January 31, 2019 —
A polar vortex is bringing life-threatening temperatures to the US, with 55 million Americans set to experience below-zero temperatures.
- Emergency declarations have been issued in three Midwestern states in response to the cold
- At least four deaths have been attributed to the extreme weather
- Donald Trump has called for global warming to “come back” in response to the cold
Governors in Wisconsin, Illinois and Michigan declared emergencies as temperatures plunged as low as -32 degrees Celsius in North Dakota, with wind chills as low as -52C in Minnesota. It was nearly that cold in Wisconsin and Illinois. A wind chill of -32C can freeze skin within 15 minutes, according to the National Weather Service. According to USA Today, at least 55 million Americans will experience below-zero temperatures as a part of the extreme cold.
The weather is the result of a split in the polar vortex that allowed temperatures to plunge much further south in North America than normal. The cold has prompted authorities in the southern state of Georgia to close government offices, shutter schools and cancel flights as fans began arriving for next week’s Super Bowl in Atlanta. The city is expected to reach temperatures below zero by Tuesday evening (local time).
A snowstorm is expected to bring “a couple of inches of snow” to the Deep South, with snow expected to fall in Mississippi, Alabama and Tennessee, AccuWeather meteorologist Kristina Pydynowski told USA Today.
The National Weather Service forecast for Wednesday night called for temperatures in Chicago as low as -33C, with wind chills to -50C. Detroit’s outlook was for Wednesday overnight lows around -26C, with wind chills dropping to -40C. According to US TV Network ABC, rail tracks were set on fire in Chicago to keep trains moving smoothly. “These are actually a public health risk and you need to treat it appropriately,” Chicago Mayor Rahm Emanuel said Tuesday. “They are life-threatening conditions and temperatures.”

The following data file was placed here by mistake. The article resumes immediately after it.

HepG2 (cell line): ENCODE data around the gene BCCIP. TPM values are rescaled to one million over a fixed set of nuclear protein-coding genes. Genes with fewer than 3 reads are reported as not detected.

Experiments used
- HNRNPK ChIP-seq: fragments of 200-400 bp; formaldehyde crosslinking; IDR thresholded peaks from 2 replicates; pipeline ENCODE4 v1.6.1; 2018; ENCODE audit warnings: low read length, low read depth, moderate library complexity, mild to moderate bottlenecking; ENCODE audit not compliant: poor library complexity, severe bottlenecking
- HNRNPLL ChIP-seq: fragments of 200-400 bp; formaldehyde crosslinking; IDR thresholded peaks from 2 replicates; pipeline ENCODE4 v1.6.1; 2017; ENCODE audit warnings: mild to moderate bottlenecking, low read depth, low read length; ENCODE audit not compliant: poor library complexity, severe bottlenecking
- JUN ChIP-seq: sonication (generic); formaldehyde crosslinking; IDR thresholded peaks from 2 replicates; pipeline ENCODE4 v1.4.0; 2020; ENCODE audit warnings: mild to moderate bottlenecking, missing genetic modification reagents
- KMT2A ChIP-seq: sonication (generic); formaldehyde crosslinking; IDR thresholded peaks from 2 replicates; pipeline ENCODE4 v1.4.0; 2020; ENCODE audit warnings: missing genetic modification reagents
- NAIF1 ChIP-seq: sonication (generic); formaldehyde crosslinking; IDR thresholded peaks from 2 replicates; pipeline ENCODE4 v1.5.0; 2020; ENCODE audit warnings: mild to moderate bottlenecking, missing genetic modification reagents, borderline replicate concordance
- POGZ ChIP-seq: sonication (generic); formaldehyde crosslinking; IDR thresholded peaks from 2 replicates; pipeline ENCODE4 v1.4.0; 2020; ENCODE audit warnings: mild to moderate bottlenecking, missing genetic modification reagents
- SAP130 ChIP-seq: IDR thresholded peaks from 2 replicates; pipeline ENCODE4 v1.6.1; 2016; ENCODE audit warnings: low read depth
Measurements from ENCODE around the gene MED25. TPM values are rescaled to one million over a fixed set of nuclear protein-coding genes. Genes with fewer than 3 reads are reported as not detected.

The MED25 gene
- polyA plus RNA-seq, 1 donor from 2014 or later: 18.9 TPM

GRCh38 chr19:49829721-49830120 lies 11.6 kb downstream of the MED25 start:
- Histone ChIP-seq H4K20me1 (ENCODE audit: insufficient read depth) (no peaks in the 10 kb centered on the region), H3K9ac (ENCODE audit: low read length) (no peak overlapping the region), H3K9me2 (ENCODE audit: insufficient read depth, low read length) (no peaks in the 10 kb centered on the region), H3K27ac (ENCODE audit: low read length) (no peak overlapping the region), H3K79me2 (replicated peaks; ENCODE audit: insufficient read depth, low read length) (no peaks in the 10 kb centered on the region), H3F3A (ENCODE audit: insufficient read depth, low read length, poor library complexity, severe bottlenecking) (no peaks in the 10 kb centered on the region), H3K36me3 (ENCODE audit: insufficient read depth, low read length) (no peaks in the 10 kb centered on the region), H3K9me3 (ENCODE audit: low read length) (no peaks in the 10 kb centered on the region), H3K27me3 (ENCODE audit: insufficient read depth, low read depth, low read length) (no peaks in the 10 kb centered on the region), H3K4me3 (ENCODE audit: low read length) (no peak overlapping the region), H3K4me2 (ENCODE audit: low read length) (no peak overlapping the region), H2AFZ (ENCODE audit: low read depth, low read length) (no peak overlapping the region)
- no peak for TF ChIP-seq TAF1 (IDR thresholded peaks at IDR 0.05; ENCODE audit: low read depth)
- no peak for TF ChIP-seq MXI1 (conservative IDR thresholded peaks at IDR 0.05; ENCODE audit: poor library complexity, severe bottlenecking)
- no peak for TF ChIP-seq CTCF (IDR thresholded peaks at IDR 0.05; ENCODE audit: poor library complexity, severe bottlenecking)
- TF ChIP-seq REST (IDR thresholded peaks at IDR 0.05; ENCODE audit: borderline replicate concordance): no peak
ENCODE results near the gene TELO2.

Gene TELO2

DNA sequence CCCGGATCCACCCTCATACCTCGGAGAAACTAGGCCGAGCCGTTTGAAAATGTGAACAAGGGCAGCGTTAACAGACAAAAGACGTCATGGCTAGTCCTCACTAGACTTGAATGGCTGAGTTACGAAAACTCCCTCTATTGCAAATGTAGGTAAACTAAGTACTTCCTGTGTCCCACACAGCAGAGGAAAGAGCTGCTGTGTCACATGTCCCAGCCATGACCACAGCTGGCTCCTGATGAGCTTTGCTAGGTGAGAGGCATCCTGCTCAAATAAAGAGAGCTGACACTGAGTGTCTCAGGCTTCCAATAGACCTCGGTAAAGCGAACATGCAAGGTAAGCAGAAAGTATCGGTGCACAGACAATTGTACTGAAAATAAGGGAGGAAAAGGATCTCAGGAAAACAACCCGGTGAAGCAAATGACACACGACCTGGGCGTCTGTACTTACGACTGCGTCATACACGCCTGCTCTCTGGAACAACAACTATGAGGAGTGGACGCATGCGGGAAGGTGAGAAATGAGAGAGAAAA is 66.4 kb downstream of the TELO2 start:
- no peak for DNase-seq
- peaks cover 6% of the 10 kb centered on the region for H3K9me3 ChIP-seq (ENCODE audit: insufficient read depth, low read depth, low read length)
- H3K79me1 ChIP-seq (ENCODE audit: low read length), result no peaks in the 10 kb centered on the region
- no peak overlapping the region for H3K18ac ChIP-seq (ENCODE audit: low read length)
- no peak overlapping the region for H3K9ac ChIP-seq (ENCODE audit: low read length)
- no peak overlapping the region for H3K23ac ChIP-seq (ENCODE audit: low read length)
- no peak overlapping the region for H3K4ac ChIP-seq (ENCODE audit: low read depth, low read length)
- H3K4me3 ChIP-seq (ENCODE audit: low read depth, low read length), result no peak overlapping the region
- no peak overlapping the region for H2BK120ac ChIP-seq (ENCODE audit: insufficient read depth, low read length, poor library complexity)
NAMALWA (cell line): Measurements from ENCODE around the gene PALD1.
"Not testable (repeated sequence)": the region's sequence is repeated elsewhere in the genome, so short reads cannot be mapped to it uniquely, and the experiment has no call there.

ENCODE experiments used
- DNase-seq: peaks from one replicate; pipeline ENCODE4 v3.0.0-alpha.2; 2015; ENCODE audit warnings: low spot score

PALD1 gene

Four deaths linked to extreme weather
At least four deaths were linked to the weather system, including a man struck and killed by a snow plough in the Chicago area, a young couple whose SUV struck another on a snowy road in northern Indiana and a Milwaukee man found frozen to death in a garage. Officials in large Midwestern cities including Minneapolis, Milwaukee, Chicago and Detroit were desperately trying to get the homeless off the streets in response to the extreme temperature.
Minneapolis charities that operate warming places and shelters expanded hours and capacity, and ambulance crews treated all outside calls as being potentially life-threatening. MetroTransit said it wouldn’t remove people from buses if they were riding them simply to stay warm, and weren’t being disruptive. Cr Emanuel said Chicago was turning five buses into makeshift warming centres moving around the city, some with nurses aboard, to encourage the homeless to come in from the cold.
Hundreds of public schools from North Dakota to Missouri to Michigan cancelled classes on Tuesday, and some on Wednesday as well. So did several large universities. Native American tribes in the upper Midwest were doing what they could to help members in need with heating supplies. Many people on the Standing Rock Sioux Reservation in the Dakotas live in housing that’s decades old and in disrepair, or in emergency government housing left over from southern disasters such as hurricanes.
“They aren’t made for this (northern) country. The cold just goes right through them,” said Elliott Ward, the tribe’s emergency response manager. The cold weather was even affecting beer deliveries, with a pair of western Wisconsin distributors saying they would delay or suspend shipments for fear beer would freeze in their trucks.
The unusually frigid weather is attributed to sudden warming far above the North Pole. A blast of warm air from misplaced Moroccan heat last month made the normally super chilly air temperatures above the North Pole rapidly increase.
That split the polar vortex into pieces, which then started to wander, said Judah Cohen, a winter storm expert for Atmospheric Environmental Research. One of those polar vortex pieces is responsible for the subzero temperatures across the Midwest this week. While the US is in the grip of a chill that is likely to set records, Earth is still considerably warmer than it was 30 years ago and especially 100 years ago.
The lower 48 states make up only 1.6 per cent of the globe and five western states are warmer than normal. The Earth as a whole was 0.3C warmer than the 1979 to 2000 average on Tuesday, according to data from the University of Maine’s Climate Reanalyzer and NASA.
“This is simply an extreme weather event and not representative of global scale temperature trends,” said Northern Illinois University climate scientist Victor Gensini, who is in the midst of some of the worst subfreezing cold. “The exact opposite is happening in Australia right now.”